Rating Explanations for Flame Resistant Clothing



Flame Resistant Clothing

If you’ve been told you need to buy flame resistant clothing for your job and you’re now in the market for fr shirts for men, it’s essential that you understand the rating system that determines the level of protection these garments have. After all, you don’t want to purchase something only to discover it doesn’t meet the guidelines for your employer. Plus, learning about the flame resistant clothing rating system will make you a more educated shopper as well.

The Rating System

There are essentially two rating systems that go into developing the right flame resistant clothing protection level. The first is known as the Arc Thermal Protective Value and is often shortened as ATPV or the Arc rating. This is the flame resistant rating of the actual fabric that is used to make the article of clothing. It is determined by calculating the maximum incident energy the clothing can be exposed to for the prevention of second-degree burns. The higher the rating number on a scale of 0 to 40, the more energy the clothing can protect you from.

The second rating system used to make sure the proper flame resistant clothing is worn for specific jobs is called the Hazard/Risk Category or HRC rating. There are four HRCs, with HRC 1 being the least hazardous and HRC 4 being the most hazardous. In HRC 1 jobs, the flame resistant clothing requirement is to have an Arc rating of between four and seven. HRC 2 jobs require an Arc rating of between eight and 24 and HRC 3 jobs require an Arc rating of between 25 and 39. If you have an HRC 4 job, you must have clothing with an Arc rating of 40 or higher.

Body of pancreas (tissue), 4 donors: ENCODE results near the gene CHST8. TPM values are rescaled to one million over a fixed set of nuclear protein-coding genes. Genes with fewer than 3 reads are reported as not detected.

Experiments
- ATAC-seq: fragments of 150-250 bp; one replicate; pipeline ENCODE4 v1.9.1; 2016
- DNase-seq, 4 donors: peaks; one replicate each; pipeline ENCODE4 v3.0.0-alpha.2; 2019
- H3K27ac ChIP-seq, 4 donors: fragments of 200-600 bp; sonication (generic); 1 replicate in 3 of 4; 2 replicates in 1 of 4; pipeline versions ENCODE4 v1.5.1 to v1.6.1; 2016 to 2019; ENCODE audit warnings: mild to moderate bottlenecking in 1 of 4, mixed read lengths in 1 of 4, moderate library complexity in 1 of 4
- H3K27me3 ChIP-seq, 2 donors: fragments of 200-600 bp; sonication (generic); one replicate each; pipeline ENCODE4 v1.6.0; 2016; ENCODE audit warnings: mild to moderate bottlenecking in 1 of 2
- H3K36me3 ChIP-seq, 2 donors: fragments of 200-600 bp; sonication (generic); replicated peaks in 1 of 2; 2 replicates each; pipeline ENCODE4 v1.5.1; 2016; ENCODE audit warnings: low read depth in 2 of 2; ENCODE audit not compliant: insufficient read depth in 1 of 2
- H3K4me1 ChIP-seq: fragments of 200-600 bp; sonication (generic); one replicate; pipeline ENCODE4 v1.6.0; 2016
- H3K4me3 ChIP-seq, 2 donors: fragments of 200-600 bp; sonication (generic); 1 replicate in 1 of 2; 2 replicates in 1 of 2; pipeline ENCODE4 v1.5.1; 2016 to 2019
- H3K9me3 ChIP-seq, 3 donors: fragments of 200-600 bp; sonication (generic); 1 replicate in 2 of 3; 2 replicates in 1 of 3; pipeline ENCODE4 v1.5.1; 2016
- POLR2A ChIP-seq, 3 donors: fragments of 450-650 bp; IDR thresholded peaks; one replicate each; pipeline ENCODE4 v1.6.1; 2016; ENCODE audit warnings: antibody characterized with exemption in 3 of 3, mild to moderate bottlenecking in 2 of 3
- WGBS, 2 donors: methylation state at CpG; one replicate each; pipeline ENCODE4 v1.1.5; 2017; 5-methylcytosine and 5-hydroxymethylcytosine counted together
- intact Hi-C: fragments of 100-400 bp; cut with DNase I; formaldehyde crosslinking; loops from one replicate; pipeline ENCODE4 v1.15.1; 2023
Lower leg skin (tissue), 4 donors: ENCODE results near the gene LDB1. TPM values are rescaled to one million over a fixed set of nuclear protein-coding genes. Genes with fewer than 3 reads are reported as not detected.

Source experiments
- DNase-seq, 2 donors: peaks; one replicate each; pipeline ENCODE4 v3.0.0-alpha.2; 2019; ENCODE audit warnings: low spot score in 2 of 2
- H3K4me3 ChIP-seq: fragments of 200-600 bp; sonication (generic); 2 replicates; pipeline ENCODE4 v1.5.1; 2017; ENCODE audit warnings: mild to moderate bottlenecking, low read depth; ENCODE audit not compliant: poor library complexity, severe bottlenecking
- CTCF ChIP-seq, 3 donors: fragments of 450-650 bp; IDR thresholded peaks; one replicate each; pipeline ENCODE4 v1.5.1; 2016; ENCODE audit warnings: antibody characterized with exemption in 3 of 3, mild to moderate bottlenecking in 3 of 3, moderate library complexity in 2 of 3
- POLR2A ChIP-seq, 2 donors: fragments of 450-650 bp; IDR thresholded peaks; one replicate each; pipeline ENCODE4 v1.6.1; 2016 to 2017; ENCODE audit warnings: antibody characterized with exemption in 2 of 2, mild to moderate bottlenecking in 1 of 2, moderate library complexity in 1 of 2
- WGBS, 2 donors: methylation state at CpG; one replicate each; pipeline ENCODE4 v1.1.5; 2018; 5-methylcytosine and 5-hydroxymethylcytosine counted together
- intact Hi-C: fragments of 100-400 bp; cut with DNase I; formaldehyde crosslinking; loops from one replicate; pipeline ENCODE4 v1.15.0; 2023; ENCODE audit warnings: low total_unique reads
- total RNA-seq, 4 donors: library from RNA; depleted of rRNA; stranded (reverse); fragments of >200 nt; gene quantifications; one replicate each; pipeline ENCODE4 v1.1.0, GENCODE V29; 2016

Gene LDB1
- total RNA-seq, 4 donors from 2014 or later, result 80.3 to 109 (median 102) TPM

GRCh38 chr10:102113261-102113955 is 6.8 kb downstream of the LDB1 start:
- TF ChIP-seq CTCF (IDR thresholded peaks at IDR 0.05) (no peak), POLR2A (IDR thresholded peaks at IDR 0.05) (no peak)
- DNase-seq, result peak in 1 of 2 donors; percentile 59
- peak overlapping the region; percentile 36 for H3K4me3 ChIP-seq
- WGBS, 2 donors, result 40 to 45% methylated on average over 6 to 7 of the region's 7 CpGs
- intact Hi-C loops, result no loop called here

Common Types of Clothing at Each Arc and HRC Level

While the types of clothing that you wear for your job should be discussed with your employer, there are some types of clothing that are common for employees that work at each HRC level. You should always check the Arc rating of any clothing you purchase to ensure it meets the HRC standards because not all articles of clothing are rated the same, even if they are made out of the same material. Additionally, a hard hat, ear protection, and eye protection are required for all HRC levels. 

HRC 1 (Arc Rating of 4-7)

  • Cotton undergarments
  • Arc rated Long sleeved shirt 
  • Arc rated Long pants or overalls
  • Leather or insulating gloves
  • Leather shoes
  • Single layer of Arc rated clothing is required

HRC 2 (Arc Rating of 8-24)

  • Arc rated cotton undergarments
  • Arc rated short sleeved shirt
  • Arc rated Arc flash hood or hard hat
  • Arc rated face shield
  • Arc rated coveralls or arc rated jacket and bib
  • Arc rated leather gloves
  • Leather shoes
  • 2-3 layers of Arc rated clothing is required

HRC 3 (Arc Rating of 25-39)

  • Higher arc rated cotton undergarments
  • Higher Arc rated short sleeved shirt
  • Higher arc rated flash hood with coveralls or higher arc rated jacket and bib
  • Higher arc rated leather gloves
  • Leather shoes
  • 2-3 layers of higher Arc rated clothing is required

HRC 4 (Arc Rating of 40 or Higher)

  • Same as HRC 3 only:
    • All clothing must be rated 40 or higher on the Arc scale
    • 3-4 layers of Arc rated clothing is required

Conclusion
Working in a dangerous profession is already difficult without worrying if your clothing could cause you even more distress if a fire breaks out. Protect yourself by making sure your clothes meet the minimum flame resistant requirements of your profession and work with added peace of mind.

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